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How can I get my child to nap? (Q & A)

Here’s another question I received from a friend, reprinted with her permission.

Our daughter is 2.5.  She naps really well at school, but only gets a nap about 40% of the time on weekends.  At home, she hummssssss with energy, and she doesn’t calm down. We have tried:

  • Recreating the day care environment with nap mat, music and dark curtain
  • Recreating our night time routine that works great – books, songs, etc.
  • Holding her and rocking her, this helps some
  • Consequences for not napping, mostly time-outs
  • We have tried desperately to not lay down with her, sleep with her or drive her around to get her to fall asleep, but we have done all of these things in emergency situations.

She is a cranky, unhappy child when she doesn’t get her nap. I get sad too.

My questions: 1) Is there something else we can do to calm her down? 2) What is the consequence for getting out of bed?  For #2, we use time-out for other things and it works, but the time out area is her bed in her room, so that doesn’t work so much at nap time. Later consequences (you will have to go to bed early if you don’t take a nap) don’t work.

Do you have any parent coaching tricks?

From a child’s perspective, school and home are as different as apples and giraffes.  Plus, different relationships = different behaviors, so I encourage you to give up on the idea that since she does something at school, she can be expected to do it at home, too.

Your comment about how she hums with energy strikes me as a spot-on Mommy intuition.  I think you’re tuned in to the source of the problem already–weekends are soooo exciting!  You and Daddy are there!  All Day Long!  And sister, too!  WOWWW!  Asking her to stop being with you, and to calm down enough to let her body relax into a sleep state–well, that’s a pretty challenging task for such a little girl.  Sure, her body needs it, but learning to listen to our bodies and make good choices in how we care for them is a lifelong process–challenging even for most adults.  So, cut her a little slack.   (by which I mean, remind yourself that this problem is soooo normal and age appropriate!)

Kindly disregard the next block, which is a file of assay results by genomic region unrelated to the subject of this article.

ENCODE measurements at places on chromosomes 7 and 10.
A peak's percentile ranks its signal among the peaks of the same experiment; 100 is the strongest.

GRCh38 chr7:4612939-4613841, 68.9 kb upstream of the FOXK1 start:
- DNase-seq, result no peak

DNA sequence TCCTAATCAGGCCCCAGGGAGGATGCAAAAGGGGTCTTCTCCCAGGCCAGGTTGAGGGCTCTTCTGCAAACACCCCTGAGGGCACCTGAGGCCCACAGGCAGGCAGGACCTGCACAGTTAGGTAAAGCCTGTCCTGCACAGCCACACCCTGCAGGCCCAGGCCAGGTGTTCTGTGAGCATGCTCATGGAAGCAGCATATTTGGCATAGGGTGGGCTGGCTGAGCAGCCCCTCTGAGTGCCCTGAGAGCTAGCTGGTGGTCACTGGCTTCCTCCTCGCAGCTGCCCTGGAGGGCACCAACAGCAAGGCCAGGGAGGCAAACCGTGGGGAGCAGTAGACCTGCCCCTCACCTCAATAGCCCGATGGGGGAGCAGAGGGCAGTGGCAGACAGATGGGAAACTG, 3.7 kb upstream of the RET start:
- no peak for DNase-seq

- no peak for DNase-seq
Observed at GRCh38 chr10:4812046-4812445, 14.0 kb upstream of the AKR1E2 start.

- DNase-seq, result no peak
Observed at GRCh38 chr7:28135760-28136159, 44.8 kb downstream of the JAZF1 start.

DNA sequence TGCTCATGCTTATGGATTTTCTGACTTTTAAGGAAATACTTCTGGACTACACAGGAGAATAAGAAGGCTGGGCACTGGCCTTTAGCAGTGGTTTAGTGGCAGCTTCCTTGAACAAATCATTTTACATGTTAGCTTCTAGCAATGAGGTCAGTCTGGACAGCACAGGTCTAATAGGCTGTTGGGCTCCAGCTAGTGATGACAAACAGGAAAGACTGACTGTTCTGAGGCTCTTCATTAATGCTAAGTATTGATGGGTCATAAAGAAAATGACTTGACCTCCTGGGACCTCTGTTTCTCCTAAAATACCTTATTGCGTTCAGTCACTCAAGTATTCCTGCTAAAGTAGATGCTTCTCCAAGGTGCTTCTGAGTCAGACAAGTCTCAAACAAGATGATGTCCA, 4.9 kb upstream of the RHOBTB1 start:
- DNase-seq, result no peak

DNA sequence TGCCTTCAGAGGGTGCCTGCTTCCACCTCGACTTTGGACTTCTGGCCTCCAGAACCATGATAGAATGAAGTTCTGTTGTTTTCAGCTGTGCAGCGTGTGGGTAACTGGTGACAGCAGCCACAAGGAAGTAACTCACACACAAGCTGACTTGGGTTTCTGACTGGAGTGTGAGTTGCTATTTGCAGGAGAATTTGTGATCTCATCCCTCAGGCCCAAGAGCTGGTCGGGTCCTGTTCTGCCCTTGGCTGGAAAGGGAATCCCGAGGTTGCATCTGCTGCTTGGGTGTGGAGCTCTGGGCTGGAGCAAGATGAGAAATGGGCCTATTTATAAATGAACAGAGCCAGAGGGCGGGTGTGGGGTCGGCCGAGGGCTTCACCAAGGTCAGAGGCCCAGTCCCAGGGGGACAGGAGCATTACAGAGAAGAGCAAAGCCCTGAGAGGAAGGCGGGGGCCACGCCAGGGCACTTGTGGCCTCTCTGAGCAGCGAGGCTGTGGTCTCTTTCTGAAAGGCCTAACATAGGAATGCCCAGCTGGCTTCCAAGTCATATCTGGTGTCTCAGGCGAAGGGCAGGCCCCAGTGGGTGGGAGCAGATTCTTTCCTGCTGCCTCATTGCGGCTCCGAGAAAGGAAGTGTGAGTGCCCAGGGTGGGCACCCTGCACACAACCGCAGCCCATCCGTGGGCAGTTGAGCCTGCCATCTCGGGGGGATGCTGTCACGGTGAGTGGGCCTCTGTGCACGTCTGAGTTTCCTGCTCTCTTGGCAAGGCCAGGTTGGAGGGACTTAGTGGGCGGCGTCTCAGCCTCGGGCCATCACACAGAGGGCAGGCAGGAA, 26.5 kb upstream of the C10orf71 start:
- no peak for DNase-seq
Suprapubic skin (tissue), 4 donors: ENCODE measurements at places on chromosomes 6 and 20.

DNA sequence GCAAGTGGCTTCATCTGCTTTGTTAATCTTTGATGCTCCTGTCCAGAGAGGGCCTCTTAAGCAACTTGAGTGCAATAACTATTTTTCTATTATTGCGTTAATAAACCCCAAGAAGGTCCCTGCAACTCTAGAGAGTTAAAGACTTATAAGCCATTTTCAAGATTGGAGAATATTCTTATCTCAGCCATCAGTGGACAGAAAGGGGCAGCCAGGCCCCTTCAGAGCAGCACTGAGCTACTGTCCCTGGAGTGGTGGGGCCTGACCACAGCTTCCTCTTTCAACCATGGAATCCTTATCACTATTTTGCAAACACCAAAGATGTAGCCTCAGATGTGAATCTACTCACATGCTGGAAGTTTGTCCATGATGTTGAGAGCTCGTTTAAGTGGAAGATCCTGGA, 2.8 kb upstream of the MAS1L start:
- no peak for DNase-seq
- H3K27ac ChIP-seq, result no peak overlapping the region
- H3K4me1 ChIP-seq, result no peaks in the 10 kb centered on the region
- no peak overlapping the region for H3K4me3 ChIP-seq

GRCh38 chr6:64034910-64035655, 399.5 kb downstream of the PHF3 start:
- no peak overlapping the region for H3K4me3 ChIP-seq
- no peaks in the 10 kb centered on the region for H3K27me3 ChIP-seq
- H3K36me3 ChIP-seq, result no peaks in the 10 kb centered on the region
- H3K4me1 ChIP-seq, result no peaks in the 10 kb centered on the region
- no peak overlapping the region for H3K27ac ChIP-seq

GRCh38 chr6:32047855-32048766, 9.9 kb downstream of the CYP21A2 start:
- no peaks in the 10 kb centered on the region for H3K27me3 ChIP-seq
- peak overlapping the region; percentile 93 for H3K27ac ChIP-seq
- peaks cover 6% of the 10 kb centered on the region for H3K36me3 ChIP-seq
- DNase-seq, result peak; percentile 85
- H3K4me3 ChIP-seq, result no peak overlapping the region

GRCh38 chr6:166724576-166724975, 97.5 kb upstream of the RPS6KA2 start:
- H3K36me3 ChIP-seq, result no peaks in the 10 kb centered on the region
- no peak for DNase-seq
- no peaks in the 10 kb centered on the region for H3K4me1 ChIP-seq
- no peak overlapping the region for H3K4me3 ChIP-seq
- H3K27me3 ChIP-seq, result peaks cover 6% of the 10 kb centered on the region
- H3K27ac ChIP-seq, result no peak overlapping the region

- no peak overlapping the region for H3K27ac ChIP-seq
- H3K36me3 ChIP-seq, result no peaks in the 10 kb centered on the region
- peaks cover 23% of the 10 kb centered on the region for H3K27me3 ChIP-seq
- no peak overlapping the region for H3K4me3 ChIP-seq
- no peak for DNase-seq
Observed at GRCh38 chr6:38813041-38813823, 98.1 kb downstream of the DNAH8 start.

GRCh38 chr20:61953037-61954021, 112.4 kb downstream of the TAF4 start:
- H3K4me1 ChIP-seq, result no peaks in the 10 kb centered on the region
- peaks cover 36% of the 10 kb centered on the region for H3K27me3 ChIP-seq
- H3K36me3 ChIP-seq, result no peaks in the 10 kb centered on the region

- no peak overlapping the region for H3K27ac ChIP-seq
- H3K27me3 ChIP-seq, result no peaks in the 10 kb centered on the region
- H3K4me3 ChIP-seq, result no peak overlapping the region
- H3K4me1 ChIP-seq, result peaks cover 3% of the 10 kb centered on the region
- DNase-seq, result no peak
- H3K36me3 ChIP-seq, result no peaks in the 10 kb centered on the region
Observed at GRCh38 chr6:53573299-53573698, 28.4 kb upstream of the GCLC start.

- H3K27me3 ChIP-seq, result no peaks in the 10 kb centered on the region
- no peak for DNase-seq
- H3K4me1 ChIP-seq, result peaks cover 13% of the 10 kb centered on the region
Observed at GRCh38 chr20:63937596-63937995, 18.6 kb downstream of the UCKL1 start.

A word about consequences.  Decades of research into behavior modification has unequivocally proven that a purely consequence-based system for shaping behavior is NOT effective.  In other words, we have to do something other than punish unwanted behavior, if we want that behavior to actually stop.  I go even further, because I believe that consequences and punishments can sometimes escalate into bigger problems, like an endless loop of frustrated parents and children who experience the bulk of their parents’ attention via punishment, which often leads to a damaged parent-child relationship.  Also, using consequences (delivered later) to a small child where the problem is her not settling in to sleep is almost guaranteed not to work.  It’s really, really, really hard to force someone to sleep… try as we might, a person kindof needs to accept sleep–to allow sleep to entice them in to settling down.

You mentioned that you have tried “desperately” not to lie down with her for naps, but you also said that you have had success with holding her and rocking her.  That, by the way, strengthens the argument that her weekend time with you is just much more valuable than sleep… so consider that one solution would be to help her combine the two.  She will stop napping in a year or so anyway, and I promise that you won’t be lying down with her when she’s 16–a little naptime snuggle for the next year is really about as painless a solution as I can imagine.  You don’t have to stay in there the whole time (unless you fall asleep yourself, which of course happens all the time to tired parents!) but lying with her will help her body relax, and plus it gets the two of you some sweet snuggle time.

When she gets a little older, and she is able to control herself a little bit more effectively (2 year olds are wild monkeys!), you can start giving her an option at nap times: lie down and sleep or stay in your room for X minutes.  Then you just redirect her back to her room if she forgets and tries to come out, and you make sure to set a timer, and plan to put her to bed a little earlier to make up for lost sleep, but without making a big deal of it.  Plan to repeat the redirection back to her room about 1000 times.